Many current theories about drug addiction suggest that addicts are motivated to take drugs by a desire to experience the pleasure they get by taking them and a fear of experiencing the unpleasant withdrawal symptoms of stopping taking them. Several studies have found that the use of alcohol and other addictive drugs is increased when access to other pleasures is reduced and, conversely, when the availability of other pleasures is increased drug use declines. Other theories look at why people start taking drugs in the first place. One theory is that people's views about the rewards of various activities and the costs associated with them come from their families in their childhood and their peers during their adolescence when people are vulnerable to falling in with a bad lot. According to this theory drug addicts should have a very different view of the rewards and costs of different activities than other people. Researchers from the South Essex Parnership NHS Trust and Cambridge University examined this theory by comparing 104 heroin addicts with 104 members of the general public. Both groups were asked to rate 21 pleasurable activities and 22 damaging and disruptive conditions in order of importance. The drug addicts reported that they got more pleasure from children, friends, sex and a good meal than heroin and they rated heroin addiction as the second most damaging and disruptive condition after lung cancer. The rankings of both groups were highly comparable and the researchers concluded that the values and priorities of the heroin addicts were very similar to those of the general population.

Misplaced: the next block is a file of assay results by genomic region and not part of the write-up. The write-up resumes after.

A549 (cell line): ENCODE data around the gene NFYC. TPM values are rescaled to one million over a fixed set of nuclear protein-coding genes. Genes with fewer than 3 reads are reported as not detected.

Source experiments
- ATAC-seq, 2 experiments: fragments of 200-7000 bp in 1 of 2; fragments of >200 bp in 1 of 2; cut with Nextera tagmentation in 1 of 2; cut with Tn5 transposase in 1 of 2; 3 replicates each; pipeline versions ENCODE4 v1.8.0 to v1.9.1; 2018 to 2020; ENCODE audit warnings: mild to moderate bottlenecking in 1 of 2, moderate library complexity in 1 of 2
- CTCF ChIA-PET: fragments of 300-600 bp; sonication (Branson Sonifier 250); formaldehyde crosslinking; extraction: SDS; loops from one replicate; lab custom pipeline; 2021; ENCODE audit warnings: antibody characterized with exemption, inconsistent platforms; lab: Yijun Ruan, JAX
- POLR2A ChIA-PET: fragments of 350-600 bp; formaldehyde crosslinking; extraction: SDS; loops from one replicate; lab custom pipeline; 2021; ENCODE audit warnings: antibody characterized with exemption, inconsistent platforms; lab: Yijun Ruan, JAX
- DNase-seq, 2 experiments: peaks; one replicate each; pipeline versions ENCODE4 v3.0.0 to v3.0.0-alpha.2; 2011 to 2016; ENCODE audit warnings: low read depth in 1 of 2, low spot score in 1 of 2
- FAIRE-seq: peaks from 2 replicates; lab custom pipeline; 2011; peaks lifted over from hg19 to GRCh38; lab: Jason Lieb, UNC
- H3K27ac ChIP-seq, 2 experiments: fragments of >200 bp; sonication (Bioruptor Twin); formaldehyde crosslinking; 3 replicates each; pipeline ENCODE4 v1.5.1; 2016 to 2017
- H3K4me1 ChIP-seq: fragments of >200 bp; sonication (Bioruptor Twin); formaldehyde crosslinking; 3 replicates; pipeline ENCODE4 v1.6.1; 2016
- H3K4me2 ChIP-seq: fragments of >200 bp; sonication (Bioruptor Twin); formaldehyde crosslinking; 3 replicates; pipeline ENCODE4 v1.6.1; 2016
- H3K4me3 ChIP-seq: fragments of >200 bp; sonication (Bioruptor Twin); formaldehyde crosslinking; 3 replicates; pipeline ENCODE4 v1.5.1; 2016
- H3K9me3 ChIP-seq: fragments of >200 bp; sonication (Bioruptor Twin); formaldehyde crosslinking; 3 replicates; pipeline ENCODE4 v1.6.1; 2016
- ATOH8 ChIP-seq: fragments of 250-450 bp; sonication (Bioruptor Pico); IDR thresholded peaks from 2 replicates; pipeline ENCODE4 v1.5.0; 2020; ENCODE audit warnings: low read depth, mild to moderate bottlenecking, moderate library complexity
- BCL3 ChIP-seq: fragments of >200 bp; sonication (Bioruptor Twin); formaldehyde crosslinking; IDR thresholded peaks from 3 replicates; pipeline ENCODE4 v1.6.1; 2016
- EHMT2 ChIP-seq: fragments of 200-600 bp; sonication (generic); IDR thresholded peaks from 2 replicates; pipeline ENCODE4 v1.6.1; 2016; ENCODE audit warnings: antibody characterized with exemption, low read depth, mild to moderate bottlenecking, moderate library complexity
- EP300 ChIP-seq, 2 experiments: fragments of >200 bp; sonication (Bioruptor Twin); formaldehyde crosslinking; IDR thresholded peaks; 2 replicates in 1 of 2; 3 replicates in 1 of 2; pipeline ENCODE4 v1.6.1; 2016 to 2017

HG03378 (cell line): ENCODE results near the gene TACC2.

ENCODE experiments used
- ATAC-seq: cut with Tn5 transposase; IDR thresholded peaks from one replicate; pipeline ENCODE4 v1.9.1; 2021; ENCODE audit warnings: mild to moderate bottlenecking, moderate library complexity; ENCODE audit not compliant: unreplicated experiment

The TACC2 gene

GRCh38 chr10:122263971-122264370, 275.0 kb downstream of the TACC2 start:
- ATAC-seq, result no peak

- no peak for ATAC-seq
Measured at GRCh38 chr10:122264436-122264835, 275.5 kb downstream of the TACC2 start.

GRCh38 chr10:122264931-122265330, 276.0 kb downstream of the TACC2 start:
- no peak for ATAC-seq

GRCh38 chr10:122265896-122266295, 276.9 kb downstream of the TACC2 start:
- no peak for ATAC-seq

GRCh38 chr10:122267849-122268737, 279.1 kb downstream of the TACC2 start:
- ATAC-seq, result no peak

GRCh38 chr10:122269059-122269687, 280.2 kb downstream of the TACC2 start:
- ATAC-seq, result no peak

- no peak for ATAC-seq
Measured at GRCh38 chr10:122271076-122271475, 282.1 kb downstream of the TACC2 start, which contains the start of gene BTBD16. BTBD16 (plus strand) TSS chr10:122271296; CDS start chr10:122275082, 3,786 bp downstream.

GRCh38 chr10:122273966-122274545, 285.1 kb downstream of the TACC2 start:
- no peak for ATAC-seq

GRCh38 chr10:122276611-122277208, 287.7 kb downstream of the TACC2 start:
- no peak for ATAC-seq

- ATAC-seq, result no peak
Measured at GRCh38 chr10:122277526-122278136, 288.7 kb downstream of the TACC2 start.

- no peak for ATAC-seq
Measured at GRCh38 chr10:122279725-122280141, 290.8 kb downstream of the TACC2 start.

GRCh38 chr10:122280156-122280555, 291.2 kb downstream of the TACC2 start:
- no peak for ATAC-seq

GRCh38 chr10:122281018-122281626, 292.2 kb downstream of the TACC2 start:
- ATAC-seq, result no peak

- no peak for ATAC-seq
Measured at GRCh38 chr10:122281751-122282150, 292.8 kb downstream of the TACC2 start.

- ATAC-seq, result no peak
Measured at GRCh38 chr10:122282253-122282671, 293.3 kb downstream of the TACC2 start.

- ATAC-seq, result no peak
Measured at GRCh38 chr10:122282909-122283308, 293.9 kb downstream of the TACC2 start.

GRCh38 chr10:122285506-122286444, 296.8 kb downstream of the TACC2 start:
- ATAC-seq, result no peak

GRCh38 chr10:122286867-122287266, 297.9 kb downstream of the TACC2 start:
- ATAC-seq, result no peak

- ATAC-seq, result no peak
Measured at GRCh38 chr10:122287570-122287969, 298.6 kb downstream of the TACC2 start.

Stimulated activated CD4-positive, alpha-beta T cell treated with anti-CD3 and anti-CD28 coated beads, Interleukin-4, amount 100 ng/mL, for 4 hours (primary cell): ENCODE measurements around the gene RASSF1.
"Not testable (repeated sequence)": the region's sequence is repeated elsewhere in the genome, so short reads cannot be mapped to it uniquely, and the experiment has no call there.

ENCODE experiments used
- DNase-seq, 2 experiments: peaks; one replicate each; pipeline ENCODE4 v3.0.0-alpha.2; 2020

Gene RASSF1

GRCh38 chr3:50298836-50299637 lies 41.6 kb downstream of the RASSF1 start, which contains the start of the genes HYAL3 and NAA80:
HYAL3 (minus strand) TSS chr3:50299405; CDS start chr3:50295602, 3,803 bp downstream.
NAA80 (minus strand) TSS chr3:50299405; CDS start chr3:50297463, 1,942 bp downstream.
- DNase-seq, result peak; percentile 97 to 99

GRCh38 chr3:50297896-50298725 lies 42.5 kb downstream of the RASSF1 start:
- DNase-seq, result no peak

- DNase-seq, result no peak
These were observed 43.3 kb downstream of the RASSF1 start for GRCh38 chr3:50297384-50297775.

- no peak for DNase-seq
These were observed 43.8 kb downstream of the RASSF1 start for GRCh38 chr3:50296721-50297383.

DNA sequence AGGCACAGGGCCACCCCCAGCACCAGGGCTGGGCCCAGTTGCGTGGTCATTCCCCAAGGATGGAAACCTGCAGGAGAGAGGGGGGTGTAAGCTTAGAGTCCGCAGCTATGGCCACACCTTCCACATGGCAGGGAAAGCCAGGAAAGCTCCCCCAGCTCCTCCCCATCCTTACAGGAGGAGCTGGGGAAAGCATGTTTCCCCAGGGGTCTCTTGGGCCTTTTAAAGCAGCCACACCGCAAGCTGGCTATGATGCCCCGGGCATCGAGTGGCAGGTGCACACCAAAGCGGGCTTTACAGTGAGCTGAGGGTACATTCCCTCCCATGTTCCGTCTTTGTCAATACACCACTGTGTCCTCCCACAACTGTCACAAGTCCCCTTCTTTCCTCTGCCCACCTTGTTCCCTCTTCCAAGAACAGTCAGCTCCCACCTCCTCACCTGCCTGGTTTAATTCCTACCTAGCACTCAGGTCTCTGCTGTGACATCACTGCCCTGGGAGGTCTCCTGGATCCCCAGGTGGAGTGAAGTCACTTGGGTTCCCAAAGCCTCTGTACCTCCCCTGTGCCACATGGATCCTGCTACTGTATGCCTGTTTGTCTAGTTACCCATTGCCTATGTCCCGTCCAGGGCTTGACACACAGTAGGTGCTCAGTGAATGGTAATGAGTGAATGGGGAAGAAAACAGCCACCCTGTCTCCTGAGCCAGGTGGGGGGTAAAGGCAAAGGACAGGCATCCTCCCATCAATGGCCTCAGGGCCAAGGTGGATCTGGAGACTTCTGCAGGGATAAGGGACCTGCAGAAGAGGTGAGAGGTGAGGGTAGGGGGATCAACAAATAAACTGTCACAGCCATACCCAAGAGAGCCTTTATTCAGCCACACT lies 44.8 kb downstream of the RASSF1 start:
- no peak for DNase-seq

Luty, J. and Lawrence, A. - Preferred activities of opiate dependent people Journal of Substance Use February 2009, 14(1), 61-69